“Blow up the house,” urged a commenter named Joseph Brunner. His post earned almost 300 likes and spurred other commenters to issue similarly destructive propositions.


“Government just threaten to take his assistance away and he will run out along with all his family!” wrote Crystal Rands, a self-described substitute teacher at Minnesota public schools.

“Hang that peace [sic] of **** from a red light in the middle of baton rouge,” added Gerald Smith, a Blue Lives Matter supporter.

A commenter named Danny Sutton who identified as a retired member of the East Baton Rouge Sheriff’s Office chimed in with a request for Long’s carcass. Sutton explained that he wanted to deliver the dead body to the local chapter of the New Black Panther Party, a black nationalist group with no connection to the Baton Rouge shooting.

In post after post, Blue Lives Matter commenters have erupted with violent and racist diatribes against the Black Lives Matter movement. A meme posted on the page on July 12 by a commenter named Reese Franklin typified the way Blue Lives Matter supporters discuss their perceived arch-enemies, and earned hundreds of likes: “It’s Time For Police To Take The Gloves Off And Put These Black Lives Matter Terrorists Down.”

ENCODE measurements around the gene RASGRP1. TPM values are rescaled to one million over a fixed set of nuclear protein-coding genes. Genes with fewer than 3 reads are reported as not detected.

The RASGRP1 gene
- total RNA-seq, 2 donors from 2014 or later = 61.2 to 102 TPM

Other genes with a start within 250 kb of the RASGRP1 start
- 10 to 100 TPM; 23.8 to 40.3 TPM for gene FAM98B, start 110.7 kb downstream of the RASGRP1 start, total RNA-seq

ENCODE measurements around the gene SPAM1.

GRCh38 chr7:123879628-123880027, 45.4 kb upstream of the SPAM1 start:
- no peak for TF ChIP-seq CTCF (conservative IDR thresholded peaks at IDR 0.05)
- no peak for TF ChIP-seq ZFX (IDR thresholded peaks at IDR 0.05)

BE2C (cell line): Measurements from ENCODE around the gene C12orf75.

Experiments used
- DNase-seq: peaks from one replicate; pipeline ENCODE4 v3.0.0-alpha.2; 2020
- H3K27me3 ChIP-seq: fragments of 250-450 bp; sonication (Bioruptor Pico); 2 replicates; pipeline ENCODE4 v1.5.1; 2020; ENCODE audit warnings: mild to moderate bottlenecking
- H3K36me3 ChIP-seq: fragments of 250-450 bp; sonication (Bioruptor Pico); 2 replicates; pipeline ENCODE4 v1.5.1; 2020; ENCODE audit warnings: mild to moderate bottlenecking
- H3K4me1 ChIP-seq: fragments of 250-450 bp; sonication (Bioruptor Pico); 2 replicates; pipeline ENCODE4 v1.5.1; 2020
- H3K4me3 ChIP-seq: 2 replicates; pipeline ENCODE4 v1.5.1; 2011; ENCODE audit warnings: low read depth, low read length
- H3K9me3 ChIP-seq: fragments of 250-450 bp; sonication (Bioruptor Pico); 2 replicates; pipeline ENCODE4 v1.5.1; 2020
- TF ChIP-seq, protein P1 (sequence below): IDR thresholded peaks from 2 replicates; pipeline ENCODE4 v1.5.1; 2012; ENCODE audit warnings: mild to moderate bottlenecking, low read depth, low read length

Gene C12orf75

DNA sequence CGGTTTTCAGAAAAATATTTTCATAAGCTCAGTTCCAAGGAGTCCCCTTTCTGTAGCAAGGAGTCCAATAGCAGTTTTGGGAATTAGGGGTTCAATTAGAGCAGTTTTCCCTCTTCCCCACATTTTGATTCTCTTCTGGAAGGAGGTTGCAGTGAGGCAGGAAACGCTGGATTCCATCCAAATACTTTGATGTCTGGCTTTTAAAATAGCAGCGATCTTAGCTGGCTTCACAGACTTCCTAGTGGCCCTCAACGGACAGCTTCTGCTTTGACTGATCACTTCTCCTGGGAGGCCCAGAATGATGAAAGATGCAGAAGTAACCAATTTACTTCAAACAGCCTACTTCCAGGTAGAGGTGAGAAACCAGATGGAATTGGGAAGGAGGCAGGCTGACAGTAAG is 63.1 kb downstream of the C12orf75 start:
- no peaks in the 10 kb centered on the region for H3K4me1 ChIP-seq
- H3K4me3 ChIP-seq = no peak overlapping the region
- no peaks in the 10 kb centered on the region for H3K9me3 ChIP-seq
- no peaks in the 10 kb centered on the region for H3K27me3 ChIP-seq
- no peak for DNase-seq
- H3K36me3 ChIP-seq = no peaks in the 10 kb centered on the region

“I hope they've enjoyed theirselves,” a commenter named Haley Susann Harris said of Black Lives Matter. “Won't be too much longer until bigger and better people and guns abolish the entire BLM ‘squad’. Going to start pissing off just those right type of people soon.”

In a separate thread, Eric Thomas, an Army veteran now working at the Florida Department of Transportation, called on whites to take a stand. “Will white America stand up and stop allowing this bullshit from the racist black community!” Thomas stated. “Tell these people to grow up and stop blaming whites for their problems!”

One of the few dissenters to weigh in on the Baton Rouge thread was an African-American woman named Asha Jamila. “People like the shooter read threads like this and thats all the motivation they need,” Jamila warned. “#BLM wouldn’t have to say one word.”


Max Blumenthal is a senior editor of the Grayzone Project at AlterNet, and the award-winning author of Goliath and Republican Gomorrah. His most recent book is The 51 Day War: Ruin and Resistance in Gaza. Follow him on Twitter at @MaxBlumenthal.